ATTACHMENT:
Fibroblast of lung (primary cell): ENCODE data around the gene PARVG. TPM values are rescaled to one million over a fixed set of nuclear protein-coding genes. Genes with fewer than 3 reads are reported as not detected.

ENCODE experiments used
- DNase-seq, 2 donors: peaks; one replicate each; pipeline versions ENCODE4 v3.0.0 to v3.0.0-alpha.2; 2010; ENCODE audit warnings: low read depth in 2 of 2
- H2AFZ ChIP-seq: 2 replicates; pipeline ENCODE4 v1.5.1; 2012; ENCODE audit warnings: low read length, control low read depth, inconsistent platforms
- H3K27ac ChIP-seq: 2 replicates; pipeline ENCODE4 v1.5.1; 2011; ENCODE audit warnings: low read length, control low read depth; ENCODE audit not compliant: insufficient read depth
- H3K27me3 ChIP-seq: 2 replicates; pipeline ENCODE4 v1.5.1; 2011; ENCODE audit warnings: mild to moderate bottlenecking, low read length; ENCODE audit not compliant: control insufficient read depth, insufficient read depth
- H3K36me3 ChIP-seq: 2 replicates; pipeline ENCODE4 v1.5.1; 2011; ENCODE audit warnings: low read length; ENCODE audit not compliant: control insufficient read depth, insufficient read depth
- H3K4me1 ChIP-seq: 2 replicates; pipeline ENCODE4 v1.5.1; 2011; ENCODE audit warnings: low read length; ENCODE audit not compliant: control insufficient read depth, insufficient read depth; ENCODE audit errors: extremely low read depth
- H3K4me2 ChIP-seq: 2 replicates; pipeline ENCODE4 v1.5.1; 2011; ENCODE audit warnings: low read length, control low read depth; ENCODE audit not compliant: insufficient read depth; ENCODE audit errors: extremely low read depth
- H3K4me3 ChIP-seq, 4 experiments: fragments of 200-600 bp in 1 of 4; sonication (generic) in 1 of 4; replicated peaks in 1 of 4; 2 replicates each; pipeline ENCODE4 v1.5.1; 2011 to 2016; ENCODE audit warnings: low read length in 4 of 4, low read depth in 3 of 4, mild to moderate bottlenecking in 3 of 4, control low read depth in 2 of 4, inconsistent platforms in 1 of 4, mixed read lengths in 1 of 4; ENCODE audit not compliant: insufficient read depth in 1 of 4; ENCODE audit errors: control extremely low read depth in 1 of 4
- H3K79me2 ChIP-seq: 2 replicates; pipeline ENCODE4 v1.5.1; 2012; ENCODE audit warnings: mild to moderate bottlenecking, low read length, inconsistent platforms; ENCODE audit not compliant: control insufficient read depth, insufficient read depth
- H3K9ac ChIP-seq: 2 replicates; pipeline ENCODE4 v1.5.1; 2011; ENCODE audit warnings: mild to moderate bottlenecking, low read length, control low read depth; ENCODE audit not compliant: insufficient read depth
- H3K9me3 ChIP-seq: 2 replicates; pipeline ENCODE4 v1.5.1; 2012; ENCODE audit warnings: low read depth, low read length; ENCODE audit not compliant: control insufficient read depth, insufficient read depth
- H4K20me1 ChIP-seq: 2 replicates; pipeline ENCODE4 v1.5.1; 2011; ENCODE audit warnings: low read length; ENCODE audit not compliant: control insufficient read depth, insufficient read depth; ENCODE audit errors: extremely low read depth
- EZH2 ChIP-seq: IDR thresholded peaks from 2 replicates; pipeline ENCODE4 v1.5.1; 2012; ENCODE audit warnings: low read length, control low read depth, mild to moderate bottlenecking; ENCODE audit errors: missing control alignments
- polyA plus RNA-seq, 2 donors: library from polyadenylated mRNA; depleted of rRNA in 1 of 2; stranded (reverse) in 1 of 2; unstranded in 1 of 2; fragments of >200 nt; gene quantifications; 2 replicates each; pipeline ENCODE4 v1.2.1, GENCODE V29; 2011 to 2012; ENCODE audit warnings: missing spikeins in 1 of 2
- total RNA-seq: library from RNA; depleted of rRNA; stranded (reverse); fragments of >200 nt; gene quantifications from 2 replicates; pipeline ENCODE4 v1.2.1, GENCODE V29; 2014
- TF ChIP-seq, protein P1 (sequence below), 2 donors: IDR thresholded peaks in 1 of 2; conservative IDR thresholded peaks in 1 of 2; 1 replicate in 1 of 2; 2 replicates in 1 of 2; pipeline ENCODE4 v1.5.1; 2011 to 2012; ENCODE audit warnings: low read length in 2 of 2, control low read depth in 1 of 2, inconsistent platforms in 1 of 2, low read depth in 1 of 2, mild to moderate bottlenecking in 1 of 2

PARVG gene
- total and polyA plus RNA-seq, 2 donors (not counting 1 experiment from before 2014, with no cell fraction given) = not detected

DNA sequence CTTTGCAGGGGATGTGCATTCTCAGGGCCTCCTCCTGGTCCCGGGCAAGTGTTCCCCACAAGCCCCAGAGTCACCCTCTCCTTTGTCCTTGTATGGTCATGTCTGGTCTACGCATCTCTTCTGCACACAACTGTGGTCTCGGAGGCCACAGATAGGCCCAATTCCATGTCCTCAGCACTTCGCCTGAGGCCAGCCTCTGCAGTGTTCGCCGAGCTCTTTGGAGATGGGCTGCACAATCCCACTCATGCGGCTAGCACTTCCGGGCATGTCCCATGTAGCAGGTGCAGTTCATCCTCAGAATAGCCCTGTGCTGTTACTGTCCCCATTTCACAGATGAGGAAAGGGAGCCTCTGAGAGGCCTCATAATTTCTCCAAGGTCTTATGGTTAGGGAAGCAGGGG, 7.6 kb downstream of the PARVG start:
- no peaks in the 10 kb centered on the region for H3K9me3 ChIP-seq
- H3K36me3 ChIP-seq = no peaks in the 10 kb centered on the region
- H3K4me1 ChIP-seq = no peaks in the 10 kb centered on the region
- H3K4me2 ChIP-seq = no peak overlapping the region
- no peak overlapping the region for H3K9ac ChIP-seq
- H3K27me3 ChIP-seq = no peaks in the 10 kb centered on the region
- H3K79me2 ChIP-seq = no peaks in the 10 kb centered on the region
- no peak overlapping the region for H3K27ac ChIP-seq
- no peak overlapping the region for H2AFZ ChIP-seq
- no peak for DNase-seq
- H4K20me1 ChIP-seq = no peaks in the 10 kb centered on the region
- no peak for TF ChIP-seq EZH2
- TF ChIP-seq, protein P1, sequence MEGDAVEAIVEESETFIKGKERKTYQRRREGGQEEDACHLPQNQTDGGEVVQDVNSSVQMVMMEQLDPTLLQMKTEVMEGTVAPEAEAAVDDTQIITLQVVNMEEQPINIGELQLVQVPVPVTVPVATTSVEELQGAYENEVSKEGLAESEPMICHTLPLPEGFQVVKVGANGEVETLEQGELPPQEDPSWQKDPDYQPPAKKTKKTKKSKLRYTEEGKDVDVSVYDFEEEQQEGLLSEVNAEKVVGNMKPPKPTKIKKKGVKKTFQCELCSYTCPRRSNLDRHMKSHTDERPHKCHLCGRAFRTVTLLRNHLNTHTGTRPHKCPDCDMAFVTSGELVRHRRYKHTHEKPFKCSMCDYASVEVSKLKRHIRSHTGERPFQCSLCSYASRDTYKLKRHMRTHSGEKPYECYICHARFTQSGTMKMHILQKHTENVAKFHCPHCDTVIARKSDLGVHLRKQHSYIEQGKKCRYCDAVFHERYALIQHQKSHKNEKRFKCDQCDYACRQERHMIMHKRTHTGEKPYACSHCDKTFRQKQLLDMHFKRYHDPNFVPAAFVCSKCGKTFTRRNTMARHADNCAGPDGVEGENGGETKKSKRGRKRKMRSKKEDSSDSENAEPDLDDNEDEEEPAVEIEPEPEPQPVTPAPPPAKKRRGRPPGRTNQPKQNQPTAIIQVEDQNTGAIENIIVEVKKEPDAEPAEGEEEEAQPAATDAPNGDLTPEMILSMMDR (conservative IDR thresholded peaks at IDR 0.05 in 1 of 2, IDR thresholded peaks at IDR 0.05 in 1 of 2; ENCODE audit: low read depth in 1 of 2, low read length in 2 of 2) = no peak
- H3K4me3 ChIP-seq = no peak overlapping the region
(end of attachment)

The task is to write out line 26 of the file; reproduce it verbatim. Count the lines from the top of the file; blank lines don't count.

- no peak overlapping the region for H3K9ac ChIP-seq